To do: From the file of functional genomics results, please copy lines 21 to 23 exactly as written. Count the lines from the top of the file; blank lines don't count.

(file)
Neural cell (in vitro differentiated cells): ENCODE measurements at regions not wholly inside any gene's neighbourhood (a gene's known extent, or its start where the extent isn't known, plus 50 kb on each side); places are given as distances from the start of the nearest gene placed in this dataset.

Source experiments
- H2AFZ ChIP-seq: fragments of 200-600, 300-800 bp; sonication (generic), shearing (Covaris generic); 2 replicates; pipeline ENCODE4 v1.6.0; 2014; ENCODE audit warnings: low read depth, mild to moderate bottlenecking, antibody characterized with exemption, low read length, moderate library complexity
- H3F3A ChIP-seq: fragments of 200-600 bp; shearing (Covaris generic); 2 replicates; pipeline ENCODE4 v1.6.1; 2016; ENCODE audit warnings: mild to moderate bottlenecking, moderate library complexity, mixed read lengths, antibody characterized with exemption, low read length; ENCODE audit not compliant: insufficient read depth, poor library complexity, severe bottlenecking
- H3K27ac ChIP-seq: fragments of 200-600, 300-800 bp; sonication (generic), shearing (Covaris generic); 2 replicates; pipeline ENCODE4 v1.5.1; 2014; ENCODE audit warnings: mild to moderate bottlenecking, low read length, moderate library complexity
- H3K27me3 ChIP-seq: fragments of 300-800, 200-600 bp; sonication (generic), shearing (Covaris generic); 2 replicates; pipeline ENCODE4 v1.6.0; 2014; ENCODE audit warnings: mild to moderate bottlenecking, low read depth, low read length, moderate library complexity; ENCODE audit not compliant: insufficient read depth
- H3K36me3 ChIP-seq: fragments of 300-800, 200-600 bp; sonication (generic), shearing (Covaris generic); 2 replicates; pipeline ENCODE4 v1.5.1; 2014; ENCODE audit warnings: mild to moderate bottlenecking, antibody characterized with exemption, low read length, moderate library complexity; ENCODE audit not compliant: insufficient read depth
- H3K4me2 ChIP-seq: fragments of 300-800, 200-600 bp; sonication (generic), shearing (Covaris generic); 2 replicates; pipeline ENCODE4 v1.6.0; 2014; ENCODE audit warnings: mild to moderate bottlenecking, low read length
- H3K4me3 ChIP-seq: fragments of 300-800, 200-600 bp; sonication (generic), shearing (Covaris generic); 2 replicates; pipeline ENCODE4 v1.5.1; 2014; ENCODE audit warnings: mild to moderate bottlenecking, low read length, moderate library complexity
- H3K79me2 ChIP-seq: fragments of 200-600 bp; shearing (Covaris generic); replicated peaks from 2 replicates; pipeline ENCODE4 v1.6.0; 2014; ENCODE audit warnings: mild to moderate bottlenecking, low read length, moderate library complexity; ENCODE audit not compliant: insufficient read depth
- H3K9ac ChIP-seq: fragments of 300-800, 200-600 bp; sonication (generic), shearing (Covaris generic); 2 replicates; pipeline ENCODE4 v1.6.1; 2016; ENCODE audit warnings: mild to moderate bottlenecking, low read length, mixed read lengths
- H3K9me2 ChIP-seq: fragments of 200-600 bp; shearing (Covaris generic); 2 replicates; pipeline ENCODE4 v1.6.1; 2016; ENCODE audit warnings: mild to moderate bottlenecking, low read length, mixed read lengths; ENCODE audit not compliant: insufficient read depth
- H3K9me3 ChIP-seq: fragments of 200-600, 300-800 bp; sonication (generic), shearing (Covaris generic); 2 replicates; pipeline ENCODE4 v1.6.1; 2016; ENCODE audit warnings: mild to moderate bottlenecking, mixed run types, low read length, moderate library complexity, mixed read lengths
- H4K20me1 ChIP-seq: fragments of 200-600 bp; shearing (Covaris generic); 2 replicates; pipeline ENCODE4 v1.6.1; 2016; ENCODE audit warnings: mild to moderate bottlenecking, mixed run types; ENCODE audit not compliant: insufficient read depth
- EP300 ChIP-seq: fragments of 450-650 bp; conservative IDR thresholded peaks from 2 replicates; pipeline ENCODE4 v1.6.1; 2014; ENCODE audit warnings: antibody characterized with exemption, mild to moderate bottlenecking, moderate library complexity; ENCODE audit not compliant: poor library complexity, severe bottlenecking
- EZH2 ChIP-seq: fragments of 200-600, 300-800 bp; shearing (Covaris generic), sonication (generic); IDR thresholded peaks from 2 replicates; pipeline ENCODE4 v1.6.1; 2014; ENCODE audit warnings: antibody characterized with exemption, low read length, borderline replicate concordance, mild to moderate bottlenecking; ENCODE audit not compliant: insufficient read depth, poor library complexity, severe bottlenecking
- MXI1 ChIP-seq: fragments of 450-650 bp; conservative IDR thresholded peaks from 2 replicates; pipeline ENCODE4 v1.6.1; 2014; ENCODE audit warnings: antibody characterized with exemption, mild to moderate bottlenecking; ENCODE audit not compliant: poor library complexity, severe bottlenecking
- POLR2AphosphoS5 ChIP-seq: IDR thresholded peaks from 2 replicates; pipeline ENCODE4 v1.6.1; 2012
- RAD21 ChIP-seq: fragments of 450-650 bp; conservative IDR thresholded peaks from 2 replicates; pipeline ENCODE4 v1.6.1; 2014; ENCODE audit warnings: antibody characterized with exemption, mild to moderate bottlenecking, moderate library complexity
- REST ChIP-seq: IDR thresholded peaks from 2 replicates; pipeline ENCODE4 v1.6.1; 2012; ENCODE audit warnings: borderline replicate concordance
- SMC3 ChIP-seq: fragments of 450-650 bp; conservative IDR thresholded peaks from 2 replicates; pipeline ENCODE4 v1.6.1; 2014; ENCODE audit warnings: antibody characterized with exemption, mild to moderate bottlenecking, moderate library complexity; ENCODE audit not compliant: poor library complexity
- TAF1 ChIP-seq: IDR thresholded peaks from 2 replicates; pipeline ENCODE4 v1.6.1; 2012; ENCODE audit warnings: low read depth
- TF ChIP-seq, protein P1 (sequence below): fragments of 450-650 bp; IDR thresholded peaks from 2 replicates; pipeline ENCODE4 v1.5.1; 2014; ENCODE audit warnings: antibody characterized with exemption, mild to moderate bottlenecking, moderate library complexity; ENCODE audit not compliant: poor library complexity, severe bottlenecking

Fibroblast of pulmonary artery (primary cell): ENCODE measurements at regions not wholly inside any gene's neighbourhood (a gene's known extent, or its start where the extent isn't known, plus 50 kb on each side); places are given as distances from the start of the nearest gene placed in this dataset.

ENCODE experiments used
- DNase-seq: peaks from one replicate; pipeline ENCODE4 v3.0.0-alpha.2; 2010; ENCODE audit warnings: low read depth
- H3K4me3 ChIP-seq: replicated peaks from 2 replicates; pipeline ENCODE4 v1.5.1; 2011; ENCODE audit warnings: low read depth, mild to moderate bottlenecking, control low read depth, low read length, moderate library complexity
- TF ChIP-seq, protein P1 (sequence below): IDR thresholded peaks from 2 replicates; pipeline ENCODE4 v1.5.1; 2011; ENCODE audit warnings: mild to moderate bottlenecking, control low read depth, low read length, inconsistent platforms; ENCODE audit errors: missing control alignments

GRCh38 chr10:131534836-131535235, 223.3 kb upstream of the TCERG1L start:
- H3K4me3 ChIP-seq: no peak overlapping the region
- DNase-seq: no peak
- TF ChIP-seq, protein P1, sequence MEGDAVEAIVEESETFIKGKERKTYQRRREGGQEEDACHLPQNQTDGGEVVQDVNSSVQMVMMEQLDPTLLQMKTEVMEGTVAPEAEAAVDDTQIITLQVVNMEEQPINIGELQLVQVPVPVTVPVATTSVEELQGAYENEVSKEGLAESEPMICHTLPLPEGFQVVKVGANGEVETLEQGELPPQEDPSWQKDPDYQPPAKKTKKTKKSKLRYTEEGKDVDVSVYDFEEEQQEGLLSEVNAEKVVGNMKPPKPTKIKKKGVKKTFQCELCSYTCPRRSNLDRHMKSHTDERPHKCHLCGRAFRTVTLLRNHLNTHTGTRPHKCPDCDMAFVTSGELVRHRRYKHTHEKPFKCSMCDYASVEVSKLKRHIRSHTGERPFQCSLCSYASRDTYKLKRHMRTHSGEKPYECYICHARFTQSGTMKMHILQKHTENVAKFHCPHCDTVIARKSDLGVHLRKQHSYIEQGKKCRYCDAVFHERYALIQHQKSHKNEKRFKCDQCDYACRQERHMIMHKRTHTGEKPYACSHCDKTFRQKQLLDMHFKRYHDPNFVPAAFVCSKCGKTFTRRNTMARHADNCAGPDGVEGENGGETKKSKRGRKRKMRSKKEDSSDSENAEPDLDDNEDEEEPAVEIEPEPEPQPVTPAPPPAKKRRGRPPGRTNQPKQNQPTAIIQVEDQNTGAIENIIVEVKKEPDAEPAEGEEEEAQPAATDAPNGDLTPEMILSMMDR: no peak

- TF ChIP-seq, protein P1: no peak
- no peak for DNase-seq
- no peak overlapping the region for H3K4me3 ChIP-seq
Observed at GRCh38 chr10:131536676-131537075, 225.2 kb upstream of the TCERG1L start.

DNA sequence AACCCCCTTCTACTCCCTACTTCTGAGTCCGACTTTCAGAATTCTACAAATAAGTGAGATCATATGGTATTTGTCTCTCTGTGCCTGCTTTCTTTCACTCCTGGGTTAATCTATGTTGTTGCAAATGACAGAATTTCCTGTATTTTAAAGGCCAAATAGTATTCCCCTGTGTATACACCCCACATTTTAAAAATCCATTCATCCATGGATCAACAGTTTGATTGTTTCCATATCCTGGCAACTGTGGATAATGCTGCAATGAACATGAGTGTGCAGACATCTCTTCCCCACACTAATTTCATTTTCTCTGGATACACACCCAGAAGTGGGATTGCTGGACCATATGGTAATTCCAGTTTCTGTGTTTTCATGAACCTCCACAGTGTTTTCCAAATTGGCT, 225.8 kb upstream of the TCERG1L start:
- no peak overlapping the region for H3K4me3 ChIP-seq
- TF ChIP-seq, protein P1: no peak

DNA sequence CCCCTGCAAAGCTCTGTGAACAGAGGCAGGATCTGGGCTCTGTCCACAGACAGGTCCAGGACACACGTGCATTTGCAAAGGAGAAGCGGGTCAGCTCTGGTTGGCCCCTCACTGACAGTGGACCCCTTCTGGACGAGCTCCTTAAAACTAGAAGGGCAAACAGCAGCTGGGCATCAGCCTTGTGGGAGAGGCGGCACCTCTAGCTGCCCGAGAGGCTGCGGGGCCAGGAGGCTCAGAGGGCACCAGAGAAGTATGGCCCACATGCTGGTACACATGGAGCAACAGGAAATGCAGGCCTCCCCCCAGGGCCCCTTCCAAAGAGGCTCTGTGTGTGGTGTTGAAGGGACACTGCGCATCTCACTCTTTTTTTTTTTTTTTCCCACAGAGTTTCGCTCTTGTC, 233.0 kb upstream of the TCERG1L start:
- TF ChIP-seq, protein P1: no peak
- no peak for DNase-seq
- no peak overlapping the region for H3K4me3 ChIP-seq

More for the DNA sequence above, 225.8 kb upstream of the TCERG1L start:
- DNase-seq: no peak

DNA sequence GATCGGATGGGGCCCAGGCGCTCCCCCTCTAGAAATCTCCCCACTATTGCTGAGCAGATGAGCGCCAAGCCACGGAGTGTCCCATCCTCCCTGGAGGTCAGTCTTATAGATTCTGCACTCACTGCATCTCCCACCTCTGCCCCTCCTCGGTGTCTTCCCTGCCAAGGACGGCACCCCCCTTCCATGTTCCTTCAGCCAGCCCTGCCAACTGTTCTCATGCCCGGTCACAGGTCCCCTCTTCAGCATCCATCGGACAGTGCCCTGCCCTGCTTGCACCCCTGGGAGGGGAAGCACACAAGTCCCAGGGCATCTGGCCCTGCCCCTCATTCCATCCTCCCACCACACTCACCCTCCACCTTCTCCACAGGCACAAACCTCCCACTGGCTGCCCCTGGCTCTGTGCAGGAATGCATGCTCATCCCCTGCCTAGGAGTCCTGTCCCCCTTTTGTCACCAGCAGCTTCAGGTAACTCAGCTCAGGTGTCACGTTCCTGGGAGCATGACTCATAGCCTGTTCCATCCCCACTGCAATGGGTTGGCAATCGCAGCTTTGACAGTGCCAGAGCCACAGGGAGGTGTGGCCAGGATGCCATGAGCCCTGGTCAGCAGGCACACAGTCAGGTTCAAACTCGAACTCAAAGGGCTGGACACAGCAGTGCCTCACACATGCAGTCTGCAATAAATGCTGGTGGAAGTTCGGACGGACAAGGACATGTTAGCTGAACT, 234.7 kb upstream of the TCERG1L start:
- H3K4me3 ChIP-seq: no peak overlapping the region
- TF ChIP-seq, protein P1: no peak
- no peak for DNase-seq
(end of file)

- SMC3 ChIP-seq: fragments of 450-650 bp; conservative IDR thresholded peaks from 2 replicates; pipeline ENCODE4 v1.6.1; 2014; ENCODE audit warnings: antibody characterized with exemption, mild to moderate bottlenecking, moderate library complexity; ENCODE audit not compliant: poor library complexity
- TAF1 ChIP-seq: IDR thresholded peaks from 2 replicates; pipeline ENCODE4 v1.6.1; 2012; ENCODE audit warnings: low read depth
- TF ChIP-seq, protein P1 (sequence below): fragments of 450-650 bp; IDR thresholded peaks from 2 replicates; pipeline ENCODE4 v1.5.1; 2014; ENCODE audit warnings: antibody characterized with exemption, mild to moderate bottlenecking, moderate library complexity; ENCODE audit not compliant: poor library complexity, severe bottlenecking